|Navi Pillay, UN commissioner for human rights, said West Bank settlement expansion is linked to violence [Reuters]
Israel has said it has severed contacts with the UN Human Rights Council after the group's launch last week of an international investigation into Jewish settlements in the West Bank.
The decision, announced by a foreign ministry spokesman on Monday, meant that the fact-finding team the council planned to send to the West Bank will not be allowed to enter the territory or Israel, said spokesman Yigal Palmor.
"We are not working with them anymore," Palmor said about the Geneva-based forum. "We had been participating in meetings, discussions, arranging visits to Israel. All that is over."
The international investigation was launched on Thursday, with the United States isolated in voting against the initiative brought by the Palestinian Authority.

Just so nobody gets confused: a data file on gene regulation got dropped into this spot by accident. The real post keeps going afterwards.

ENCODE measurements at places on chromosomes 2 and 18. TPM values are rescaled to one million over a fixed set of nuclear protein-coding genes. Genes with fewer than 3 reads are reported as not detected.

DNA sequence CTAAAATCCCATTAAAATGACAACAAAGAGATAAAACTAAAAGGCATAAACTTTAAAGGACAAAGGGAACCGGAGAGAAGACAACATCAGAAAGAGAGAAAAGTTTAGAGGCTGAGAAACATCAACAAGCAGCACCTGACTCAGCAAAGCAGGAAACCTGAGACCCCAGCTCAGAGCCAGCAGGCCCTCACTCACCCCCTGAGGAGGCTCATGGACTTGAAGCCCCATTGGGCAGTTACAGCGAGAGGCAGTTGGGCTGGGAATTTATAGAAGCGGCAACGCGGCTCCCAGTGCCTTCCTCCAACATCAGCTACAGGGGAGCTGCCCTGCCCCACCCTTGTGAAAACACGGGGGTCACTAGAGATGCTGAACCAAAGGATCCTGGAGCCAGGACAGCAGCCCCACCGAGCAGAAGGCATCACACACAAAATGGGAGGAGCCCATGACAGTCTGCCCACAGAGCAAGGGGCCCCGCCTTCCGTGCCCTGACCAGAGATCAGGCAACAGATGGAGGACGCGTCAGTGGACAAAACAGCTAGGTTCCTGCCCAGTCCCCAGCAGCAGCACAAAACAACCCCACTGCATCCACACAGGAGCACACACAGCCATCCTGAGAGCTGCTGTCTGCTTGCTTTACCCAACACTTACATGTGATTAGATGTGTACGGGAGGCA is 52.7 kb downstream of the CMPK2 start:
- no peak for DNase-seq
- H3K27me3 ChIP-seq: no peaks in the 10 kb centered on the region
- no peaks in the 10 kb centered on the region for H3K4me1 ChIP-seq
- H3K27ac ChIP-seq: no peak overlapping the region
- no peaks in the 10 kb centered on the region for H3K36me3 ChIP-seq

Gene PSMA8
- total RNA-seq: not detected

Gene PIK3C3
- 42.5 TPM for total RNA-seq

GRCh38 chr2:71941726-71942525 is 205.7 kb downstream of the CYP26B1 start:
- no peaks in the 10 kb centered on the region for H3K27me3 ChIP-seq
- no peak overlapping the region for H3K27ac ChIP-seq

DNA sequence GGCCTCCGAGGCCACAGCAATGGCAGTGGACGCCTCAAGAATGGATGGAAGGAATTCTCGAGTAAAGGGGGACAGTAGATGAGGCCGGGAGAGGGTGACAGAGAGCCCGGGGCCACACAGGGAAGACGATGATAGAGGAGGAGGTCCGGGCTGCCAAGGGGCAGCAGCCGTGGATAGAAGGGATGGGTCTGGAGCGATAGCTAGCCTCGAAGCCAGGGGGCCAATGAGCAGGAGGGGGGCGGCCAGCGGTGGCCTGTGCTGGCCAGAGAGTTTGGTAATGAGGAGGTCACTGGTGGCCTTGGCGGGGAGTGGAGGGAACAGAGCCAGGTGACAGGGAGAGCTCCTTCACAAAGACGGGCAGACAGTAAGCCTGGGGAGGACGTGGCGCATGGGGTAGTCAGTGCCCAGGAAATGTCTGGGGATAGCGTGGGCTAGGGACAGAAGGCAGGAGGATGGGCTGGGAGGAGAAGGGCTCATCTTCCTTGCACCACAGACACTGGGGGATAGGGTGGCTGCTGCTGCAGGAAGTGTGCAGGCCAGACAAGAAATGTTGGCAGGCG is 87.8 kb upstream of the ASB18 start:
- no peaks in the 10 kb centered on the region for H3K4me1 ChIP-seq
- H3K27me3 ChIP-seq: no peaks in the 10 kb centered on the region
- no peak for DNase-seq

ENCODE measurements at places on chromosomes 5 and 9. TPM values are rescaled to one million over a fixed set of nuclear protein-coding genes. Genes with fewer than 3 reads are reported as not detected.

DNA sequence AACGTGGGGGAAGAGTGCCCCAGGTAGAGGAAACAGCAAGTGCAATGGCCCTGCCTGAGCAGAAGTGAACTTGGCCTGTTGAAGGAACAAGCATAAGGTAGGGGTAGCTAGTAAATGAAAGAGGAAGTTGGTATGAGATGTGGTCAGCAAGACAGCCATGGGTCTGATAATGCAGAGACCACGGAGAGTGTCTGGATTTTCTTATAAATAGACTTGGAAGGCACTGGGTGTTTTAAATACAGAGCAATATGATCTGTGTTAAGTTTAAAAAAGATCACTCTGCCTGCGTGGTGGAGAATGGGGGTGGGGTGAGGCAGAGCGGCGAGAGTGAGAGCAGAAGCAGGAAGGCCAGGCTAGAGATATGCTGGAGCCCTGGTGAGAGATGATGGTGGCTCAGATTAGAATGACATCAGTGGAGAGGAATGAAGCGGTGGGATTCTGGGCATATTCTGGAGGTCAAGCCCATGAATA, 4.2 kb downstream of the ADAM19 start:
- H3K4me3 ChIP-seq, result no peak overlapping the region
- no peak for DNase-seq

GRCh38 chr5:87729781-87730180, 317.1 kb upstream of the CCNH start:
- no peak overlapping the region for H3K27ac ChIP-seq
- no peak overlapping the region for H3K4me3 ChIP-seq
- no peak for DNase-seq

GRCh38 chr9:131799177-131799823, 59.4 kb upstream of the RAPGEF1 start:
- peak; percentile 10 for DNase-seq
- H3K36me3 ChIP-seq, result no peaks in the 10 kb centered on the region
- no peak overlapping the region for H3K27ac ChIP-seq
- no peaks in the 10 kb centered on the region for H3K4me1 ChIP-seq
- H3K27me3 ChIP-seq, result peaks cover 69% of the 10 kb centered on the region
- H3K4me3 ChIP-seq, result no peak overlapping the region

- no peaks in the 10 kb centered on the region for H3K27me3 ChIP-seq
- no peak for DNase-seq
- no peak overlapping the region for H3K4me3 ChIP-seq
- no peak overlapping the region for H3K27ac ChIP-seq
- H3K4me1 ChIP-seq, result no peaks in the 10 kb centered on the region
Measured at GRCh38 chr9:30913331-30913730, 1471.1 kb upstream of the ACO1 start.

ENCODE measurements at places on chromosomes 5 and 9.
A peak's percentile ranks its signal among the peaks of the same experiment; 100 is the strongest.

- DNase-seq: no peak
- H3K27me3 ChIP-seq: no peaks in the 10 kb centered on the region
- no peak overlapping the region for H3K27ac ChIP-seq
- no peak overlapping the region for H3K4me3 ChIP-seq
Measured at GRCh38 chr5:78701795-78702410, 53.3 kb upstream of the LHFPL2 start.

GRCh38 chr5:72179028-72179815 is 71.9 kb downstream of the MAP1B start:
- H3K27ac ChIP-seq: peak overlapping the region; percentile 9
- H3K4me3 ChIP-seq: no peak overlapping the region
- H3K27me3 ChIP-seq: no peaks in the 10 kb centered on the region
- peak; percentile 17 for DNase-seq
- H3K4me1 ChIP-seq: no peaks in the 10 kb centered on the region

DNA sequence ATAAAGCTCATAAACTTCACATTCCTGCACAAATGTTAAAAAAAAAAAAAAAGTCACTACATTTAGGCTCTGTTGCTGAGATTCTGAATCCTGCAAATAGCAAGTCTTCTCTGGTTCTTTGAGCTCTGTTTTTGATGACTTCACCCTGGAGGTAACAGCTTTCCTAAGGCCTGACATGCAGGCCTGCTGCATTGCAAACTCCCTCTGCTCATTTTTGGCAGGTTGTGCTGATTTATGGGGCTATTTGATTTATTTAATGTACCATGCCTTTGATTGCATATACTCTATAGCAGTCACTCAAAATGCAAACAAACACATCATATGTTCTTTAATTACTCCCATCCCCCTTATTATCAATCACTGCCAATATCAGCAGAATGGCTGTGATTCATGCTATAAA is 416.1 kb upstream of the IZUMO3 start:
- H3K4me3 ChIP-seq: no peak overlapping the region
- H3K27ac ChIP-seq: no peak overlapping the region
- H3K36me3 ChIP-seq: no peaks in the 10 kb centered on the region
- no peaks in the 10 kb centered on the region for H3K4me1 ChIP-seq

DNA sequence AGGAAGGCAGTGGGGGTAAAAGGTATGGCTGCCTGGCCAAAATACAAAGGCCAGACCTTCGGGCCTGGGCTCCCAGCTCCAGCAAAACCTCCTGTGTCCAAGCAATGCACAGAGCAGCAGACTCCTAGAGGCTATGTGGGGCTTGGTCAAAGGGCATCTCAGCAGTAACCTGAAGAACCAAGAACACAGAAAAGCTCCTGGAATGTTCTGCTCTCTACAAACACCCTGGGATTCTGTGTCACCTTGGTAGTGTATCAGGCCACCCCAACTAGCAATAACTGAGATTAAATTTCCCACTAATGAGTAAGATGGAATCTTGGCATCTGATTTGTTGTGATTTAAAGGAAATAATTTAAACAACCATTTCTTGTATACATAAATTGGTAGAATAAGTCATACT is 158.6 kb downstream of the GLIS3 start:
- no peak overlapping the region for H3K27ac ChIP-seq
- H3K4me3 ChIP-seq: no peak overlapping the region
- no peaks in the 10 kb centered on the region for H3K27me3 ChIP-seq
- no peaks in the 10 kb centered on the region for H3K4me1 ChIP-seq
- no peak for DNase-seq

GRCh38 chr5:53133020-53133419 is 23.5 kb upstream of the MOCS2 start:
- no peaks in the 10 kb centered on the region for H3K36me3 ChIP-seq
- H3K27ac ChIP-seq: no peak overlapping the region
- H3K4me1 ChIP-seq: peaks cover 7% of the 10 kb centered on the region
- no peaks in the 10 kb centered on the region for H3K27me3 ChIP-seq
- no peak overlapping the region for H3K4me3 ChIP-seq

Israeli leaders swiftly condemned the UN body, saying it was hypocritical and biased against Israel.
"They systematically and serially make all kinds of decisions and condemnations against Israel without even symbolically considering our positions," Palmor said.
He said Israel would continue to cooperate with other UN bodies.
The UN Human Rights Council condemned Israel's planned construction of new housing units for Jewish settlers in the
West Bank and East Jerusalem, saying they undermined the peace process and posed a threat to the two-state solution and the creation of a contiguous and independent Palestinian state.
About 500,000 Israelis and 2.5 million Palestinians live in the West Bank and East Jerusalem, areas Israel captured in a 1967 war.
Palestinians want the territory for an independent state along with the Hamas-controlled Gaza Strip.
Palestinians say settlements, considered illegal by the International Court of Justice, the highest UN legal body for disputes, would deny them a viable state.
Israel cites historical and Biblical links to the West Bank and says the status of settlements should be decided in peace negotiations.